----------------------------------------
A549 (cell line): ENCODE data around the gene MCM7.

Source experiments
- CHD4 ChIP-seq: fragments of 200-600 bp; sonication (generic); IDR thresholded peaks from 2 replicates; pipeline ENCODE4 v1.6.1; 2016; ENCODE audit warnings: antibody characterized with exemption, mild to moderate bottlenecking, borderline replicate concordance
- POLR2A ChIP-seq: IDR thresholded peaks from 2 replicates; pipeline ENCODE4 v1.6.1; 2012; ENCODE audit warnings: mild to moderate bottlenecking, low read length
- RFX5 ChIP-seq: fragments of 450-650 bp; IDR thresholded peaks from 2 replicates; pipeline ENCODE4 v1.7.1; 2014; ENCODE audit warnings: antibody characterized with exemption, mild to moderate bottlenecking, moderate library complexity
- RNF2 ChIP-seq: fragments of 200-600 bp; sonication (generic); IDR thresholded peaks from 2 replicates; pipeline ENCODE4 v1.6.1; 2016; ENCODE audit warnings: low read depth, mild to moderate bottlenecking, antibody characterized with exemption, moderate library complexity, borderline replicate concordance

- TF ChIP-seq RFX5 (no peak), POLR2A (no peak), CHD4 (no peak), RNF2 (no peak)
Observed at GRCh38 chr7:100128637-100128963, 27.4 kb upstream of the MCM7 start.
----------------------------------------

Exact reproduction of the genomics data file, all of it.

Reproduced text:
A549 (cell line): ENCODE data around the gene MCM7.

Source experiments
- CHD4 ChIP-seq: fragments of 200-600 bp; sonication (generic); IDR thresholded peaks from 2 replicates; pipeline ENCODE4 v1.6.1; 2016; ENCODE audit warnings: antibody characterized with exemption, mild to moderate bottlenecking, borderline replicate concordance
- POLR2A ChIP-seq: IDR thresholded peaks from 2 replicates; pipeline ENCODE4 v1.6.1; 2012; ENCODE audit warnings: mild to moderate bottlenecking, low read length
- RFX5 ChIP-seq: fragments of 450-650 bp; IDR thresholded peaks from 2 replicates; pipeline ENCODE4 v1.7.1; 2014; ENCODE audit warnings: antibody characterized with exemption, mild to moderate bottlenecking, moderate library complexity
- RNF2 ChIP-seq: fragments of 200-600 bp; sonication (generic); IDR thresholded peaks from 2 replicates; pipeline ENCODE4 v1.6.1; 2016; ENCODE audit warnings: low read depth, mild to moderate bottlenecking, antibody characterized with exemption, moderate library complexity, borderline replicate concordance

- TF ChIP-seq RFX5 (no peak), POLR2A (no peak), CHD4 (no peak), RNF2 (no peak)
Observed at GRCh38 chr7:100128637-100128963, 27.4 kb upstream of the MCM7 start.